# Fourier transform integral

I'm trying to calculate the 3D fourier transform of this function:

$$\frac{1}{(x^2+y^2+z^2)^{1/2}}$$

Any help would be appreciated, thanks.

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Possible DUplicate: math.stackexchange.com/questions/55419/… – JavaMan Oct 10 '11 at 0:24
@DJC Not an exact duplicate, as the question you linked to has $3/2$ in the denominator rather than $1/2$, but similar solution methods will probably work – Chris Taylor Oct 10 '11 at 0:37
Hi, if a similar method would work, how would you implement it? The method used before was 2D (it relied on using cylindrical bessel functions) and I was unable to adapt it to this question. – user14192 Oct 10 '11 at 0:53
The downvoter should perhaps explain the reason for the downvote. – Srivatsan Oct 10 '11 at 0:59
Have you tried spherical coordinates? – rcollyer Oct 10 '11 at 3:01

Inserting the Jacobian $r^2\sin\theta$ and $\sqrt{x^2+y^2+z^2}=r$ in polar coordinates gives
$$\int_0^\infty r^2 dr \int_0^{2\pi} d\phi \int_0^\pi \sin\theta d\theta \frac{1}{r} e^{i\mathbf{k}\cdot \mathbf{r}}$$
$$= \int_0^\infty r^2 dr \int_0^{2\pi} d\phi \int_0^\pi \sin\theta d\theta \frac{1}{r} e^{ikr\cos\theta}$$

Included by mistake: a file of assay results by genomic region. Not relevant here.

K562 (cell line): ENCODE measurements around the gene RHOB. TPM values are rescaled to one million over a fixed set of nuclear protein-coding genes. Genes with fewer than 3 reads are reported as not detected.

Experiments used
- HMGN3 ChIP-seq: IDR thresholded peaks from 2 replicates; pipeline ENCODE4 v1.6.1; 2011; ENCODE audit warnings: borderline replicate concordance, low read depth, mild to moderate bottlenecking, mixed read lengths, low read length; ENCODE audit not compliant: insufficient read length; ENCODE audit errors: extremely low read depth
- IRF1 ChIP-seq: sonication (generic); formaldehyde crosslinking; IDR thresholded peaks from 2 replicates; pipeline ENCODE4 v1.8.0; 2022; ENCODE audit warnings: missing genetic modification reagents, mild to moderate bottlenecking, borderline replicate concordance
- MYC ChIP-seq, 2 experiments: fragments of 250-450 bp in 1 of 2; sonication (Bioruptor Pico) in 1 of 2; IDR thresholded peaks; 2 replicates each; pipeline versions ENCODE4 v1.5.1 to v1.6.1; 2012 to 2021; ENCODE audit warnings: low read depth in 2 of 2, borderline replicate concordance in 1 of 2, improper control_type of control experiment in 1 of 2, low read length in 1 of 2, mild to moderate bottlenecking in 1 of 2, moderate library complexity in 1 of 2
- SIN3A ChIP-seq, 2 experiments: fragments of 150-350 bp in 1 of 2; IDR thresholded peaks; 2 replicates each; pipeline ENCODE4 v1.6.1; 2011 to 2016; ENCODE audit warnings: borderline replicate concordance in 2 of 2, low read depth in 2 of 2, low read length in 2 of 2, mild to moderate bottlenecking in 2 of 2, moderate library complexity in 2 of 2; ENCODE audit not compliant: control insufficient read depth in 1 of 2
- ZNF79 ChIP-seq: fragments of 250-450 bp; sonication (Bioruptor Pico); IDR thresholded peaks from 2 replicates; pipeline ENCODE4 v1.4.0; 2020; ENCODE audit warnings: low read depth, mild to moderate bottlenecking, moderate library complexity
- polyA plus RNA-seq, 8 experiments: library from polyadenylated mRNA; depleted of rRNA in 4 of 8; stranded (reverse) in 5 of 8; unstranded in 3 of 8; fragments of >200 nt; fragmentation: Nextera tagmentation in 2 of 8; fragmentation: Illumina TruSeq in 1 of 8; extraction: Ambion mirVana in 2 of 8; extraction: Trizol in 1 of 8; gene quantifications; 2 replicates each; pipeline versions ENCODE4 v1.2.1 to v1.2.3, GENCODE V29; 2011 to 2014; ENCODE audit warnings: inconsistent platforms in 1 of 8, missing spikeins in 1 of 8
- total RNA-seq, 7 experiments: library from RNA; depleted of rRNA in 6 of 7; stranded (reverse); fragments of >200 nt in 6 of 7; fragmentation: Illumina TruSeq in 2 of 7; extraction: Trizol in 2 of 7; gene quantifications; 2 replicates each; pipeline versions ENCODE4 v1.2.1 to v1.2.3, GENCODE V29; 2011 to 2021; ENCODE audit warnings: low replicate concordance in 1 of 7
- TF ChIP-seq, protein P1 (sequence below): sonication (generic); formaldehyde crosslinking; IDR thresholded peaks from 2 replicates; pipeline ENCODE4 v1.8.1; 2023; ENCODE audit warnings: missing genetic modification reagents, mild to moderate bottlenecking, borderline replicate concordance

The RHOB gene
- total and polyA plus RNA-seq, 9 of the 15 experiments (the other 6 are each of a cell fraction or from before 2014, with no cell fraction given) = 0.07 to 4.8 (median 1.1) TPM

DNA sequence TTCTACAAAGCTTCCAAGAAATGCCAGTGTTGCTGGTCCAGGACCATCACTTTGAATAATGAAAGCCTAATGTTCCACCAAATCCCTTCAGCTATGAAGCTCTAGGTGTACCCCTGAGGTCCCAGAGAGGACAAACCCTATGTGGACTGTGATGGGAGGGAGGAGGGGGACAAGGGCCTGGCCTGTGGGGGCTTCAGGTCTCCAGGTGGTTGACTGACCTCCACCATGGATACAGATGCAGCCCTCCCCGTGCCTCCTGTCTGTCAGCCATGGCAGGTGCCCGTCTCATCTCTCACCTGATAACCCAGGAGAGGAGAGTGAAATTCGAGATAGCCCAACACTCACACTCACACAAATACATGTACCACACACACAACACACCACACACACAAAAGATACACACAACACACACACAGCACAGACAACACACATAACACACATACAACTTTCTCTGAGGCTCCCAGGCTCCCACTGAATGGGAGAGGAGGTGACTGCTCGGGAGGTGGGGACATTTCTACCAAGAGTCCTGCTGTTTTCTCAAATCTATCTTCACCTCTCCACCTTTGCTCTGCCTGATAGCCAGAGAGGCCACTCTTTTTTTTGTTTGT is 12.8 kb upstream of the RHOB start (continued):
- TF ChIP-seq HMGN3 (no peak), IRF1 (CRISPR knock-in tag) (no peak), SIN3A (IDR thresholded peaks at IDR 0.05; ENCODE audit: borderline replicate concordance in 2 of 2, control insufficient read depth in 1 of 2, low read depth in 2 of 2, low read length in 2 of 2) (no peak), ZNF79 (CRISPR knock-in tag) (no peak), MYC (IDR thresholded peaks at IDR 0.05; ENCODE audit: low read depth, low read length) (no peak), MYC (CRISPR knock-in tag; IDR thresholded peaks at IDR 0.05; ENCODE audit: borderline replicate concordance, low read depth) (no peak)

and with $z=\cos\theta$, $dz=-\sin\theta d\theta$ $$= 2\pi \int_0^\infty r dr \int_0^\pi \sin\theta d\theta e^{ikr\cos\theta} = -2\pi \int_0^\infty r dr \int_{1}^{-1} dz e^{ikrz} = 2\pi \int_0^\infty r dr \int_{-1}^{1} dz e^{ikrz}$$ and with $t=ikrz$, $dz=dt/(ikr)$ $$= 2\pi \int_0^\infty r dr \frac{1}{ikr} \int_{-ikr}^{ikr} dt e^t$$ $$= 2\pi \int_0^\infty r dr \frac{1}{ikr} [e^{ikr}-e^{-ikr}] = 4\pi \int_0^\infty r dr \frac{1}{kr} \sin(kr) = \frac{4\pi}{k^2} \int_0^\infty kr d(kr) \frac{1}{kr} \sin(kr)$$ $$= \frac{4\pi}{k^2} \int_0^\infty d(kr) \sin(kr) = \frac{4\pi}{k^2} \int_0^\infty dz \sin z$$ and this exists only in the theory of distributions.
For OP: Heuristically, $\int_{0}^{\infty} \sin z \, dz = 1$ and hence the Fourier transform of $\frac{1}{|x|}$ is $\frac{4\pi}{|\xi|^{2}}$. Of course, this is justified in distribution sense. – Sangchul Lee Mar 26 '14 at 11:09